Open Source: core library

Few months ago, after I moved to GitHub, one of my util projects was open sourced. It was, simply called, core: I have written this library few years ago and was actively using on Java projects. In some places it crosses with Apache Commons Lang library, but I, actually, like my child more :)

I'd like to describe some key classes and show samples of use. Some of them are enumerated below.

StringUtils contains few oftenly used methods, like:

  • isEmpty(), isBlank(), isNotEmpty(), isNotBlank(), isBlankTrimmed(), isNotBlankTrimmed() - used to check whether string is empty or not. The difference between empty and blank, is that empty is either null or empty string, while blank is always blank string and can't be null.

  • cut() - used to cut string if length is more than specified and appends with specified suffix. The only difference is that this method tries to split by space, so don't cut the word. Sample:

    String string = "some string goes here";
    assertEquals "some string...", StringUtils.cut(string, 15, "...");

  • trimIfNotNull() - if input string is not null, then trim it and return result:

    String string = " Hello ";
    assertEqual "Hello", StringUtils.trimIfNotNull(string);
    assertNull StringUtils.trimIfNotNull(null);

  • replaceNotAlphaNumeric() - replace all characters that are not letter or digit with specified one or "_" by default.

ConversionUtils contains some simple but useful methods to convert string value to numeric and boolean types. Contains methods getInteger(), getLong(), getBoolean(), getDouble(), getDate(), getFloat():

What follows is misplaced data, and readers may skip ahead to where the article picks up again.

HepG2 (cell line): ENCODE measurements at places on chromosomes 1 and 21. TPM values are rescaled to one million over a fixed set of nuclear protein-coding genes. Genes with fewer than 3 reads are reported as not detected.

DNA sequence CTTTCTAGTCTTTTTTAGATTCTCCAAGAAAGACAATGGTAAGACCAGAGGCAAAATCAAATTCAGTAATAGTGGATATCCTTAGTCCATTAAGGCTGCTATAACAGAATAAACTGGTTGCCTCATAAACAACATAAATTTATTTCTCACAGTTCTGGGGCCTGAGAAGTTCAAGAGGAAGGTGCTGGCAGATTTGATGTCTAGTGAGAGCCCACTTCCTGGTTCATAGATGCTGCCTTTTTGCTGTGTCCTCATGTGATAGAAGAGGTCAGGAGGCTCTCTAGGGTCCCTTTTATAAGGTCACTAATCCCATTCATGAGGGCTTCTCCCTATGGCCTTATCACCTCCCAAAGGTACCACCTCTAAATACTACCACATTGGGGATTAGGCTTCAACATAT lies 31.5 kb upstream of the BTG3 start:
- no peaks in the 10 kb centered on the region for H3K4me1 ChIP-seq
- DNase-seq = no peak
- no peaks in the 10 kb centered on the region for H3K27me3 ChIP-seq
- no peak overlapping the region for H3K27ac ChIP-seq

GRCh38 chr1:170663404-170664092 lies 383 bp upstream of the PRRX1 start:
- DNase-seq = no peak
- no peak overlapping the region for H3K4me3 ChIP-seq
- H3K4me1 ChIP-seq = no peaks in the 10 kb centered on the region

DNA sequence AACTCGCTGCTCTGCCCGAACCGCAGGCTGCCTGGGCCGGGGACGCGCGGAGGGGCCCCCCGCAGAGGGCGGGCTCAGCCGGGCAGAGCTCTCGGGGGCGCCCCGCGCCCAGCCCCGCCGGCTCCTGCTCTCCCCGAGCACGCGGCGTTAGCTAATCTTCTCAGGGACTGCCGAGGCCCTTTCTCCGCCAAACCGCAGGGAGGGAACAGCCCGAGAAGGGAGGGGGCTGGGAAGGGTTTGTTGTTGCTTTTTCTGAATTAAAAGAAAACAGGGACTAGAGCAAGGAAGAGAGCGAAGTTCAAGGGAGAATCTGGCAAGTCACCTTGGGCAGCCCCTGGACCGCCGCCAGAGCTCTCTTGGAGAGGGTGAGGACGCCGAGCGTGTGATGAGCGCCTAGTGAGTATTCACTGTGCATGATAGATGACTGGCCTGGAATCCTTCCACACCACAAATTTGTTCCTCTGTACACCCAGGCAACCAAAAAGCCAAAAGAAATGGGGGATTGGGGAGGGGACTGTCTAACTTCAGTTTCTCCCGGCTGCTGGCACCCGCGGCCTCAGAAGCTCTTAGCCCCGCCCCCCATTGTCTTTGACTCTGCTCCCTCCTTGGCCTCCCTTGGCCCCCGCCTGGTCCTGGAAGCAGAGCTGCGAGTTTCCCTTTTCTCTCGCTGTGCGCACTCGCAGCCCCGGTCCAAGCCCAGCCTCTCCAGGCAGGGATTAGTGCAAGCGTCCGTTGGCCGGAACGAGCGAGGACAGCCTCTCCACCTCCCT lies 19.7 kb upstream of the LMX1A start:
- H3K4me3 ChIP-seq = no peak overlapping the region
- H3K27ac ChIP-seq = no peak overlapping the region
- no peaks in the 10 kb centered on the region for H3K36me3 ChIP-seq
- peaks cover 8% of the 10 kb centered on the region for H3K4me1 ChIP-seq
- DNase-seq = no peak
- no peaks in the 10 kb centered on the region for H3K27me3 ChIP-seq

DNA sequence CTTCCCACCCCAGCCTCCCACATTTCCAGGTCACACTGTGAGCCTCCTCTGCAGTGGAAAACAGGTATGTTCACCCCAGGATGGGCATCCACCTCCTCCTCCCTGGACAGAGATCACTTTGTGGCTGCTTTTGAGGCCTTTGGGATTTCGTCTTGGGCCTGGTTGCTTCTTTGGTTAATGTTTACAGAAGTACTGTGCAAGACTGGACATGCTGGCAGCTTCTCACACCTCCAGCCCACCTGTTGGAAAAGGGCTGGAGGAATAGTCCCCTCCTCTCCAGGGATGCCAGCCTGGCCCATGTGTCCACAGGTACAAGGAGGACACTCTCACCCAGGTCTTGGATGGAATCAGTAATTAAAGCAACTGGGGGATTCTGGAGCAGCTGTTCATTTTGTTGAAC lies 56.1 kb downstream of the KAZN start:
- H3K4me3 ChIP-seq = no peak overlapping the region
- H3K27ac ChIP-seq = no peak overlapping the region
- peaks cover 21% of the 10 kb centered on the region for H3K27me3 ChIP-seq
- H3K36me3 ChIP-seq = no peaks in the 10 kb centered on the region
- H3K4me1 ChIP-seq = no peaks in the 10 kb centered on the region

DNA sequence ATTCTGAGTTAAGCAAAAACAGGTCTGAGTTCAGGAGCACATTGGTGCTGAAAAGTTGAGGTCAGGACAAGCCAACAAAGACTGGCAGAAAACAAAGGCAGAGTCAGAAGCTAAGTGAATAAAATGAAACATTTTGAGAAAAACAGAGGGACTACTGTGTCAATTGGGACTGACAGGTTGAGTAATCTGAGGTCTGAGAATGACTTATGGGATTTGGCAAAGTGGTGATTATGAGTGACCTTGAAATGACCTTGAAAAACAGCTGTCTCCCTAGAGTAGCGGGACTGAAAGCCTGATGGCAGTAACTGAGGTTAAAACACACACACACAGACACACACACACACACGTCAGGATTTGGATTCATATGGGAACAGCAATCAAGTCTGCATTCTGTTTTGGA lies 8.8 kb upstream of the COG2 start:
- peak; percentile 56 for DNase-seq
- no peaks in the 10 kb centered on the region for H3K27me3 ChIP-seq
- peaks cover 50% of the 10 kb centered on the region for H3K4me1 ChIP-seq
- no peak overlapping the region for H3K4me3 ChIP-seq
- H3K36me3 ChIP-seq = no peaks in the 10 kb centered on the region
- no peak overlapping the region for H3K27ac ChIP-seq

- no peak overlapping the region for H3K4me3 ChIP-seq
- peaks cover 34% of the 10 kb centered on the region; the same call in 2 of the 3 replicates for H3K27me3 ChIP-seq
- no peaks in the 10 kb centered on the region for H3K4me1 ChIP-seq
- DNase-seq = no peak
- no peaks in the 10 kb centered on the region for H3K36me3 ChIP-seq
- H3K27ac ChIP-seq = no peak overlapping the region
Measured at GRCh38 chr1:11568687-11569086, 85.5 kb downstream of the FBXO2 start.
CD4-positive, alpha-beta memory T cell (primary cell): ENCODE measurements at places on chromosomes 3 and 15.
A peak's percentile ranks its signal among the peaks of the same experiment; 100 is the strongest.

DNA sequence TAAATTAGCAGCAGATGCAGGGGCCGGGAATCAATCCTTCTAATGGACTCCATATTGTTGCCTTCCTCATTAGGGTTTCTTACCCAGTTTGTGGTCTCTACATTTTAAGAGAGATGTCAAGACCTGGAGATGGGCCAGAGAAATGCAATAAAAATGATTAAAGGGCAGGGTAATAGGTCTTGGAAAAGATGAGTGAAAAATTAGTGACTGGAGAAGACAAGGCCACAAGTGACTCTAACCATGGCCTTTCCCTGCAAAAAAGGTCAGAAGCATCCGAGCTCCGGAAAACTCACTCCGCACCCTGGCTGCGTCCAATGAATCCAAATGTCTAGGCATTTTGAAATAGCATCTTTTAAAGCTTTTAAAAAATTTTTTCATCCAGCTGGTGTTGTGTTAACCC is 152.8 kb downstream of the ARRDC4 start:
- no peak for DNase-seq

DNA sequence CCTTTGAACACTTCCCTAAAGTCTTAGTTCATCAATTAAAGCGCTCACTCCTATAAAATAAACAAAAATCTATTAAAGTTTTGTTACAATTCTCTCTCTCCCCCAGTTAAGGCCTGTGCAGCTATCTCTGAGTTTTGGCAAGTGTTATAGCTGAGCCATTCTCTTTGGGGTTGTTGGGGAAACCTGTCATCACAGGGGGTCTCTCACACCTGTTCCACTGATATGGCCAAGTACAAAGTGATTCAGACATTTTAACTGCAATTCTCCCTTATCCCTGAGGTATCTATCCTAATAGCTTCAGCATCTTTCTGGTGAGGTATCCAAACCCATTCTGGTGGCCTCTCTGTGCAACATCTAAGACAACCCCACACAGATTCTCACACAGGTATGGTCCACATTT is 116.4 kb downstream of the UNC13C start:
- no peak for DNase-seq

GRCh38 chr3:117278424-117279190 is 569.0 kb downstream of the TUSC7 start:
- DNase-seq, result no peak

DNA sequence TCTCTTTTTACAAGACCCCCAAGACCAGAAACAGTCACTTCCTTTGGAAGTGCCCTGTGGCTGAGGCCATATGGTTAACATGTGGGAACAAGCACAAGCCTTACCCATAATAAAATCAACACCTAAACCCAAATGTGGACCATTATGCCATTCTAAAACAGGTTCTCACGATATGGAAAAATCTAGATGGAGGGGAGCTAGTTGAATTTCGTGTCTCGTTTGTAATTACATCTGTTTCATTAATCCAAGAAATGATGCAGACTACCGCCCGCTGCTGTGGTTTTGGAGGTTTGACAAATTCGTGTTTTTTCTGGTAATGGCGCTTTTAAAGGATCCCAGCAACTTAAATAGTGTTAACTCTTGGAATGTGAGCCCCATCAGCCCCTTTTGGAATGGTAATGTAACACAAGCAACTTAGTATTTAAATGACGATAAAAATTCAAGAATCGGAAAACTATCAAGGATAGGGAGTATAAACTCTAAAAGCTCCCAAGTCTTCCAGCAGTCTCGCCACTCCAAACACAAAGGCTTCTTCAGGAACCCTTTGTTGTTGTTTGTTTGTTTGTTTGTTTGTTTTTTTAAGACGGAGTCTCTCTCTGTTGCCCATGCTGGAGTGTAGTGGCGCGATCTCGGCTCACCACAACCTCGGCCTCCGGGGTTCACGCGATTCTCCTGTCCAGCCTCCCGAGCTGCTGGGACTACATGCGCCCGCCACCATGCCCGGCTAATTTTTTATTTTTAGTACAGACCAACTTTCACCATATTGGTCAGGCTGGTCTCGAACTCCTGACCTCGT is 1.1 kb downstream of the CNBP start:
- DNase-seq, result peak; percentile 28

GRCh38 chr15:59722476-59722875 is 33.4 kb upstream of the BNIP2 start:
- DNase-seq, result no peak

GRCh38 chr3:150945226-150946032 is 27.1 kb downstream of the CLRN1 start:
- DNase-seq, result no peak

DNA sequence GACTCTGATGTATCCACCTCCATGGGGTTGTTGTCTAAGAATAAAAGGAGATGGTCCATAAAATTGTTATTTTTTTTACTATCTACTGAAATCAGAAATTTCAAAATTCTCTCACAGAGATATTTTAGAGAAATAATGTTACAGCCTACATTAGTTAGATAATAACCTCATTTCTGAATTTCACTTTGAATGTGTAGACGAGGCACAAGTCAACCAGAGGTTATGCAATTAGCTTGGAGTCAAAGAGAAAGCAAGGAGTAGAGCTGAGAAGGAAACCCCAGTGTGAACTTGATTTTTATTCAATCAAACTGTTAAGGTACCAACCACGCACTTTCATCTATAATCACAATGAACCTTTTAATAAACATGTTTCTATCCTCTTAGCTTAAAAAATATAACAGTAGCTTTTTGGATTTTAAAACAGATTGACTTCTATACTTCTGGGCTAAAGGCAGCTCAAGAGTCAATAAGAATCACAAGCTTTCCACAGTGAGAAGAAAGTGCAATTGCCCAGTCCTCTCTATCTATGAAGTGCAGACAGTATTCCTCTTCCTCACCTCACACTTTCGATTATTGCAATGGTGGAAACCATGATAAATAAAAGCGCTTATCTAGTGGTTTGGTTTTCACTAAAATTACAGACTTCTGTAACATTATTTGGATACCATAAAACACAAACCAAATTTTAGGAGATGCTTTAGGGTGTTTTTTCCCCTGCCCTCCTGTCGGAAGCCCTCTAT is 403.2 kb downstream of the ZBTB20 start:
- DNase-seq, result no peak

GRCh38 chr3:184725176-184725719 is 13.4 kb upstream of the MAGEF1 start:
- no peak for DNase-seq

assertEquals 1, ConversionUtils.getInteger("1");
assertNull ConversionUtils.getInteger("hello");
assertEquals 5, ConversionUtils.getInteger("hello", 5);

KeyGenerator was created to generate API keys, passwords and other random stuff. It has one highly configurable method and few helpful methods that uses it. There is a way to generate keys with alpha and/or numeric and/or special symbols.

That would be hard to write assertions for samples, but here are simple use cases:

KeyGenerator.generateKey(10, KeyGenerator.WITH_ALPHA_LOW | KeyGenerator.WITH_ALPHA_UP);

After I found some issues with Apache Commons-Lang ToStringBuilder, I wrote my own replacement, and called it... ToStringBuilder :) It is very simple in use:

class Blog {
private String name;
private String author;
private int year;

public String toString() {
new ToStringBuilder(Blog.class)
.field("name", name)
.field("author", author)
.field("year", year)

Blog blog = new Blog();
blog.setName("Java UA");
blog.setAuthor("Ruslan Khmelyuk");

assertEquals "Blog[name=Java UA, author=Ruslan Khmelyuk, year=2010]", blog.toString();

There are much more interesting tools, like ArgumentAssert and StateAssert used to assert arguments and program state respectively.

CollectionUtils also contains few useful methods, and I'm not going to describe them here.

Library is open to review and use. Still it's definitely not the best one and, I think, has value only for me.

Neverending Groovy: map with default values

More and more Groovy openings for me every day!

Just today, I found that there is a way to setup default value for map entry, if absent. In some cases it may be very handy.

For example, I need to prepare a map with words counts. This simple task should be coded simple too, like:

def map = [:]
words.each { word -> map[word]++ }

But it's not working and fails with NPE exception. Why? Because it's hard to increment null.

Although, there is simple way to avoid this problem even using Groovy API:

def map = [:]
words.each { word -> map[word] = map.get('word', 0) + 1

Here 2nd parameter of map.get() method is the default value, returned if there is no value for key 'word'. And now it's working fine!
Still there is another way, and, as for me, it helps to make code clean and safe. Safe because default logic can be used elsewhere we want to use our map object.

def map = [:].withDefault { 0 }
words.each { word -> map[word]++ }

I bet there is a better way and I'm going to find it...